During the 2011 Alternative Vote referendum one of the points of dispute amongst electoral reform campaigners was whether or not to welcome the support of Ukip.
It’s a classic cross-party campaign dilemma: how far do you go in welcoming the support of, and even appearing alongside, those who agree with you on one issue but very much disagree with on others?
For me, the willingness to work with others should be broader for those issues which by their nature require cross-party support, such as the rules under which our elections are run.
So on balance, it is good news that:
The Brexit Party has formed an unlikely alliance with the Liberal Democrats to demand an overhaul of Westminster’s “abysmal” first-past-the-post voting system…
A new effort to ditch the system has been launched by campaign group Make Votes Matter and has also won support from Conservative, Labour, SNP, Plaid Cymru and Green Party MPs…
Lib Dem leader Sir Vince Cable… said the current electoral system left “millions of people feeling powerless and excluded”.
He added: “Government is much more likely to act for the common good when politicians and parties are responsive to all the people, not just a few swing-voters in a handful of marginal seats.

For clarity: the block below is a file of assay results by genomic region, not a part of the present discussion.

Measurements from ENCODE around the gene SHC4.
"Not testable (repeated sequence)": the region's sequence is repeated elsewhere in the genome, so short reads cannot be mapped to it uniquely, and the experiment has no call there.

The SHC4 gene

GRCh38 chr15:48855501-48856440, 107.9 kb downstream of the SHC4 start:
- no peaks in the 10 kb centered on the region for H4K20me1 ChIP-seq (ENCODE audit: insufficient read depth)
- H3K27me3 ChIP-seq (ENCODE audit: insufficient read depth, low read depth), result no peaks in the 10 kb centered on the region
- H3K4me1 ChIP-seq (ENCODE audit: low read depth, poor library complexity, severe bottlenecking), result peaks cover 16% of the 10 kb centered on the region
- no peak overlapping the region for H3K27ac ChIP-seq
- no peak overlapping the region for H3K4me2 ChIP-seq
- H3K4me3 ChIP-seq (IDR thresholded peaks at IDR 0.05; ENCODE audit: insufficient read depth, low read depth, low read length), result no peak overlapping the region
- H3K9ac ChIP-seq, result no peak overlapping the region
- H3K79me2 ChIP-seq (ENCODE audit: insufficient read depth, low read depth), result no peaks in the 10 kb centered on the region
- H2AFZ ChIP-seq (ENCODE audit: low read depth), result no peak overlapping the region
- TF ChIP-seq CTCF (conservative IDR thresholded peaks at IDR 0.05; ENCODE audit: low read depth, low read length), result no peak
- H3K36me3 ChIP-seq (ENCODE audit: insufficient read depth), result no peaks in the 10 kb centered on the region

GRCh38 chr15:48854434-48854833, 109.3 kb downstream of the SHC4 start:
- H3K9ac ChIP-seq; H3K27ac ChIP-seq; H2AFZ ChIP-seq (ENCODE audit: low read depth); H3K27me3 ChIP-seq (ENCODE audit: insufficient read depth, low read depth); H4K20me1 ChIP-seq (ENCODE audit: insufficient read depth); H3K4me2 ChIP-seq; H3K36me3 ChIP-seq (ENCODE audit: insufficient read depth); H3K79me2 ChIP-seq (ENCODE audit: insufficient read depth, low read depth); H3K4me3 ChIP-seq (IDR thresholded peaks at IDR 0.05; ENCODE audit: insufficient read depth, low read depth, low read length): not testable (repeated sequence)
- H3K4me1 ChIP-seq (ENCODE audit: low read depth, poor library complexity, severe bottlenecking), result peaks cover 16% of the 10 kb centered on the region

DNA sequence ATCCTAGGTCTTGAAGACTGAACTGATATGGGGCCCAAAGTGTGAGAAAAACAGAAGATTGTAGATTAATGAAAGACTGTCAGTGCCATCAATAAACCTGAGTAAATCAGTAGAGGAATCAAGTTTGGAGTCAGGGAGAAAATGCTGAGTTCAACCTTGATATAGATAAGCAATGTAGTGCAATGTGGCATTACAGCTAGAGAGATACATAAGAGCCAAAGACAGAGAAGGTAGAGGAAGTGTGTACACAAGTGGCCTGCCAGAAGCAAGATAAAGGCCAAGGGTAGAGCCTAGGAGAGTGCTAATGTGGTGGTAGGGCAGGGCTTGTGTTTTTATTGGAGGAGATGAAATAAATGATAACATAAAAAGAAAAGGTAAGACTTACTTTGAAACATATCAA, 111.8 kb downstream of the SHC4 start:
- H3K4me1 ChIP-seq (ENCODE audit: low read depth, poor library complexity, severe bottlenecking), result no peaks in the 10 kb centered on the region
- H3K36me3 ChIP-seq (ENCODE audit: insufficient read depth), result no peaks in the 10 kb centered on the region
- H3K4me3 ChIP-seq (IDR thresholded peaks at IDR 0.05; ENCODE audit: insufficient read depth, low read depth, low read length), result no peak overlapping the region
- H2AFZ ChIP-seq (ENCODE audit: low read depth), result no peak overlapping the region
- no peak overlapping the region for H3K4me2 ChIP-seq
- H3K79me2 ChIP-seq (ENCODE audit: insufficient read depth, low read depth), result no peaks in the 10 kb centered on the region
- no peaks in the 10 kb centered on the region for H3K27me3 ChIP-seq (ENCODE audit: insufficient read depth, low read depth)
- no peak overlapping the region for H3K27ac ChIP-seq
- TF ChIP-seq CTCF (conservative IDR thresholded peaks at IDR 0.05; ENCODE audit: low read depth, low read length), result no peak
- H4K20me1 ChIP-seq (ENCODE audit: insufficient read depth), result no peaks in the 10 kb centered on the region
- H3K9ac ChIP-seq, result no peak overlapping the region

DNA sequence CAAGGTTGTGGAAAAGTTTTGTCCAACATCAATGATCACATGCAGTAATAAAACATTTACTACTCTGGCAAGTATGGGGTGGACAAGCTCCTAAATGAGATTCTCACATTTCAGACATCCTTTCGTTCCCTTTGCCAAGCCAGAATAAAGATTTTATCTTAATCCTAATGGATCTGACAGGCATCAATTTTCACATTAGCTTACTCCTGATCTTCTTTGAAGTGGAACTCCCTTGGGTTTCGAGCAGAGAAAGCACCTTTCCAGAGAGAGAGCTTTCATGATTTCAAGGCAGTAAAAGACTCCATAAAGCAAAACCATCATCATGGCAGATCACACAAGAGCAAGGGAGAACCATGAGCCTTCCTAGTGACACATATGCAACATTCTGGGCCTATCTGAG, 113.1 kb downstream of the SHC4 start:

“Liberal Democrats have always campaigned for fairer and more democratic elections. I’m delighted members of other parties are working with us in the Make Votes Matter alliance to set out the principles that should shape a new proportional system for the House of Commons.” [Politics Home]
More details of what the parties, along with MPs from other parties, are agreeing to support are on the Make Vote Matters website:
The signatories believe the best way to choose a new voting system for the UK is through a citizen-led, deliberative process – such as a citizens’ assembly.
A citizens’ assembly is a large group of ordinary people selected in a similar way to a jury, but with care taken to ensure it is representative of the population at large. They are given the opportunity to hear from and cross-examine experts, to deliberate and reach recommendations.
Internationally, citizens’ assemblies have been used successfully to make sensible and popular recommendations on a host of complex and controversial issues. As an example, the video below explains how a recent citizens’ assembly successfully broke the longstanding deadlock over reproductive rights in Ireland.
Alternatively, a broader constitutional convention could serve the same purpose, provided it: 1) has a specific focus on electoral reform; 2) has a short, fixed time-frame for recommending a new voting system within the next parliament; and, 3) is genuinely led by citizens rather than a experts, politicians or party appointees.
Crucial to winning the battle over political reform is to remember that the public responds better to talking about outcomes rather than processes.